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What The Critics Are Saying About Metroid Dread

Fans have been waiting for "Metroid Dread" for well over a decade, but the game's name had been around longer than most realized, going all the way back to 2005. Now, critics have finally had a chance to review the game and they're raving over it.


PJ O'Reilly from Nintendo Life said that it "could" be the best "Metroid" game ever, which is a pretty high compliment considering games like "Metroid Fusion" and "Metroid Prime" are considered to be some of the best-received titles on their consoles. Digital Trend's Giovanni Colantonio had something similar to say, calling the game "the exact jolt of energy the 'Metroid' series needed."

"Metroid Dread" earned praise for several of its elements, ranging from its stellar soundtrack to its snappy combat and immersive worlds. In fact, Samuel Claiborn from IGN pointed out that "Metroid Dread" reminded them that games like "Hollow Knight" were able to succeed because of everything the "Metroid" series created. The "Metroid" games' influence on the world of gaming, in general, cannot be overlooked, and "Metroid Dread" brings out the best aspects of the Metroidvania genre.


Critics were quick to point out all of the things "Metroid Dread" did well, while they struggled to find places where the game was underwhelming.

A crisp return to the series

Samuel Claiborn argued that the game ramps up perfectly, meaning that it never felt slow or awkward. This is something that PJ O'Reilly discussed as well, adding that the game itself never has problems with things like framerates dropping in handheld mode. By having excellent pacing and a smooth gameplay experience, "Metroid Dread" earned praise for its performance and structure, but critics also adored its moody setting as well.


Most critics loved the atmosphere of the game. Giovanni Colantonio painted the picture when he said that the game included "visually striking biomes" that kept him interested. However, not all critics agreed. Chris Carter from Destructoid argued that the maps just weren't memorable and tended to feel too similar as the game progressed.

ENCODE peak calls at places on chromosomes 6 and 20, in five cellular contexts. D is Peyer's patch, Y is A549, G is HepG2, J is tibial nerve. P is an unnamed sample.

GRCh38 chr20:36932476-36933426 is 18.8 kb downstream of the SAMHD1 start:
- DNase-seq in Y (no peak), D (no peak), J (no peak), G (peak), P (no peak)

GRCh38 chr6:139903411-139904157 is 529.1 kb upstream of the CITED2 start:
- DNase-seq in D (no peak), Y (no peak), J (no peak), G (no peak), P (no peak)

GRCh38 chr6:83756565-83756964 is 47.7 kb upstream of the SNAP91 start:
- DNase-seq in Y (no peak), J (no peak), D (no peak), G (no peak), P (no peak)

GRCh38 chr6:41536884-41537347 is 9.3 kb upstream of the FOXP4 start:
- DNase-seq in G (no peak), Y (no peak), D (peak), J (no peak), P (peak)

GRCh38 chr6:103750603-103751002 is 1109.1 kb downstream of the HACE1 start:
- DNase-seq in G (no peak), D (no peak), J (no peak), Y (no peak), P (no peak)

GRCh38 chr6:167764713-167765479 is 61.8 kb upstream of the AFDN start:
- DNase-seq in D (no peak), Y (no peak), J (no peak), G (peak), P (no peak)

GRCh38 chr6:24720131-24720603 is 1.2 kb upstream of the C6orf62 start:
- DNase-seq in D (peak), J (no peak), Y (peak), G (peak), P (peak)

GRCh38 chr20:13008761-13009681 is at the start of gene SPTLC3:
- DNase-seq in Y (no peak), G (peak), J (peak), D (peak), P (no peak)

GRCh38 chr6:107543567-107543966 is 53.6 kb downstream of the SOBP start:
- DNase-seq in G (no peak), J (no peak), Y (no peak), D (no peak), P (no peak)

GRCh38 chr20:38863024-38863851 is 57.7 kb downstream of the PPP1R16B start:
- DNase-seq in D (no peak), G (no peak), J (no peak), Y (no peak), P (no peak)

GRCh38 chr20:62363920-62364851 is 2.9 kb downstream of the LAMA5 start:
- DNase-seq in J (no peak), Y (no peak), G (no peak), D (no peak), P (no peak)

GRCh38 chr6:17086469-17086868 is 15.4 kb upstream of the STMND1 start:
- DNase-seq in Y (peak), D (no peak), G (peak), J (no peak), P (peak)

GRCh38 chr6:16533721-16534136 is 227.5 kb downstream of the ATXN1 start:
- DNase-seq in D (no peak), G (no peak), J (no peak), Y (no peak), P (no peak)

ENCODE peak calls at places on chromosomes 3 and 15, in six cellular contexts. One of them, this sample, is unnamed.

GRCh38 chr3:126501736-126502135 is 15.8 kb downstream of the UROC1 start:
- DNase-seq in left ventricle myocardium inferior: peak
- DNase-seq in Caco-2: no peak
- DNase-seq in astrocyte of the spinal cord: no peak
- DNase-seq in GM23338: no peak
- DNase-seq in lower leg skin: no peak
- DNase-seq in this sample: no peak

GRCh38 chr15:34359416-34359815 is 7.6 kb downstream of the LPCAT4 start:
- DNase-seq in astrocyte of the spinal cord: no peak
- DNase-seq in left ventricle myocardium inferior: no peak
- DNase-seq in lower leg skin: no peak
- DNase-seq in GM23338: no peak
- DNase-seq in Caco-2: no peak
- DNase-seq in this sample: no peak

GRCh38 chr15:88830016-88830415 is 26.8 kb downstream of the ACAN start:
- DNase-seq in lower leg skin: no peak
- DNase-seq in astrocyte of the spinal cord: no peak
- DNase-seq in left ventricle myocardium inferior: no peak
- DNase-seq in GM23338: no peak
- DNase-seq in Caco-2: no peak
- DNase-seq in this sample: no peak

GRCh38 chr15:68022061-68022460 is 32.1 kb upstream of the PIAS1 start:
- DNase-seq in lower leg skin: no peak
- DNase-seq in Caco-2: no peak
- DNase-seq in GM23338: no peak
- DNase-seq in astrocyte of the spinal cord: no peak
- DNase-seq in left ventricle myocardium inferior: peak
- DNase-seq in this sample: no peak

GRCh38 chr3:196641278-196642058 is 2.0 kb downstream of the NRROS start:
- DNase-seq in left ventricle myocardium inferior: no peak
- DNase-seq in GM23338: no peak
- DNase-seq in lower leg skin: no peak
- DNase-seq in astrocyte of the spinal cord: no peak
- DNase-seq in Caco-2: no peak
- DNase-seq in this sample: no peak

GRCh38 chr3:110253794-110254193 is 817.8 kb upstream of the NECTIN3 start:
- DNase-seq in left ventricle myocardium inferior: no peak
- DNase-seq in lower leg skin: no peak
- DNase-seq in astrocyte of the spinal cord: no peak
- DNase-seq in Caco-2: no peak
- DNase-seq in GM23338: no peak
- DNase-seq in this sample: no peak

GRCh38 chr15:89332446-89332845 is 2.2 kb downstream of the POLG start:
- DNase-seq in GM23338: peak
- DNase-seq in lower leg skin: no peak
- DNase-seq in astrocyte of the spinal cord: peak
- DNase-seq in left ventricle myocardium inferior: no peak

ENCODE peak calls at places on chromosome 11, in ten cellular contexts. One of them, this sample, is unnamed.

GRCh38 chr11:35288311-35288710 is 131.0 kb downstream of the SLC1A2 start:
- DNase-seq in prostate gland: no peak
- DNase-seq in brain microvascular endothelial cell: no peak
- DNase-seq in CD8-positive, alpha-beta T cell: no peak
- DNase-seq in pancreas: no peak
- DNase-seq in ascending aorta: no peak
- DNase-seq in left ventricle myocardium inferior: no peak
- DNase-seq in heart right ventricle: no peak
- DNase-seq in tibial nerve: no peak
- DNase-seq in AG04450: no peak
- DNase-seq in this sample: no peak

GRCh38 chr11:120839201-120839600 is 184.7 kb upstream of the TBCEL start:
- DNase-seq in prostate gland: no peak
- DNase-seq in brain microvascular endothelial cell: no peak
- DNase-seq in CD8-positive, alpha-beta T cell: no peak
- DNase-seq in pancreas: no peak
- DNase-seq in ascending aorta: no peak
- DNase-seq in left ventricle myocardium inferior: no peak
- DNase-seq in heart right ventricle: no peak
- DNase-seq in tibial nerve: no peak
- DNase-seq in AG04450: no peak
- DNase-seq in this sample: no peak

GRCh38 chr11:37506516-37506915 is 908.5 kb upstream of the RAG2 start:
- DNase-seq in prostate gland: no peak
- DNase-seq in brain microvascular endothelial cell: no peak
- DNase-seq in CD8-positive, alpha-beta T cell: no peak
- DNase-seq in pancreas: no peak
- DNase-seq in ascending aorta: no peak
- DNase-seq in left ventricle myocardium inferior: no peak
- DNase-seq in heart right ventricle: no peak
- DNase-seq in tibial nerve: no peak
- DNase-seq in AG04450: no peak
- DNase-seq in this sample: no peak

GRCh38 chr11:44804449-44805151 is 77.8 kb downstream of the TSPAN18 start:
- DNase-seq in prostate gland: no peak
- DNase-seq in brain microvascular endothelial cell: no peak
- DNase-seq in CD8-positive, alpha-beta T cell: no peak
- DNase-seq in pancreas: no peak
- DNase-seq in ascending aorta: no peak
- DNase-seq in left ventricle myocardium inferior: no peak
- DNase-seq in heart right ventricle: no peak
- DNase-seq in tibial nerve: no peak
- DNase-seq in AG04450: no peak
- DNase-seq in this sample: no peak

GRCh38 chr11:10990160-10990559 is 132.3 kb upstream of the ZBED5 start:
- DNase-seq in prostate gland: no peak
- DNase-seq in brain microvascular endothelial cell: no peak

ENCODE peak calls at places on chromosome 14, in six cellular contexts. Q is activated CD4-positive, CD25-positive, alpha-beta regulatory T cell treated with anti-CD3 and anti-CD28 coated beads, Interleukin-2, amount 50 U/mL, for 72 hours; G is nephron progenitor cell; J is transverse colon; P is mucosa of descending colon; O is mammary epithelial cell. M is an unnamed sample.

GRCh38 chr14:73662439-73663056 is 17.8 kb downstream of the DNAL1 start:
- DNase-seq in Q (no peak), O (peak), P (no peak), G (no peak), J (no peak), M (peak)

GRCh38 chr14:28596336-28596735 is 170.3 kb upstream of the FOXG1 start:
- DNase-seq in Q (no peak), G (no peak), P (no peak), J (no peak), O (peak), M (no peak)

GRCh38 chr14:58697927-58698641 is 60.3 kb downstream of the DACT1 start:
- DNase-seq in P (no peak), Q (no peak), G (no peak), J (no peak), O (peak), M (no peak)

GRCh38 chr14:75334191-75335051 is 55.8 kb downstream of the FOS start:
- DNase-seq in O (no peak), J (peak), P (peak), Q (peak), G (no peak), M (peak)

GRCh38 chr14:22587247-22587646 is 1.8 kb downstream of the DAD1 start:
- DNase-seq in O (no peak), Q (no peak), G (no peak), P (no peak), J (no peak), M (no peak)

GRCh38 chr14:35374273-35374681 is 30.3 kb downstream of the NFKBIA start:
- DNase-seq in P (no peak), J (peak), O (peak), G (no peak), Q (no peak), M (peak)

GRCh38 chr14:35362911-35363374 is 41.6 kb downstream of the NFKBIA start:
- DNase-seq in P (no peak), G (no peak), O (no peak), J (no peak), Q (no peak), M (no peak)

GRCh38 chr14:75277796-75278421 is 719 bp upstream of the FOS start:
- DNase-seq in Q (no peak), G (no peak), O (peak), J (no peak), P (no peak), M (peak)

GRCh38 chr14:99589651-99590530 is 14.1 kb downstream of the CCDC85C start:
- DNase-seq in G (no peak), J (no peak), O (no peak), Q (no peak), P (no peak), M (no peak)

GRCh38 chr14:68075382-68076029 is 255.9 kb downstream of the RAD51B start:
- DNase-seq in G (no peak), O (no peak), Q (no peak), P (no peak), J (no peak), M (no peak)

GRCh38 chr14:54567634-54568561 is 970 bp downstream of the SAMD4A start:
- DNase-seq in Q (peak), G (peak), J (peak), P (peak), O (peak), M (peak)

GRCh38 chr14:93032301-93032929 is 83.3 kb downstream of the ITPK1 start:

PJ O'Reilly was one of the few critics to praise the stealth aspect of the game. He tied the stealth back to combat by pointing out that having to be stealthy to avoid death made coming back to the enemies when you're able to destroy them feel pretty satisfying. Since doubling back on one's path is a tactic the "Metroid" series practically invented, it's nice to see "Metroid Dread" using those tactics in new ways.


Tough, but well worth it

One comment that everyone mentioned was that "Metroid Dread" is hard. This isn't your run-of-the-mill adventure or platforming game that you can sit down and get through pretty quickly. Critics were quick to point out that most bosses destroyed them in initial encounters, and the majority of bosses required a lot of trial-and-error before being taken down.


However, the tough combat was worth it for pretty much everyone. "Metroid Dread" felt rewarding, and Samuel Claiborn mentioned that the difficulty also provided an incentive to explore and grab as many power-ups and ammo as possible.

What this means for fans is that there's a lot to look forward to when the game finally releases on October 8, 2021. Though most gamers took about 12 hours to beat "Metroid Dread" for the first time, most "Metroid" games reward repeat playthroughs by teaching players new tricks and techniques as they progress through the game.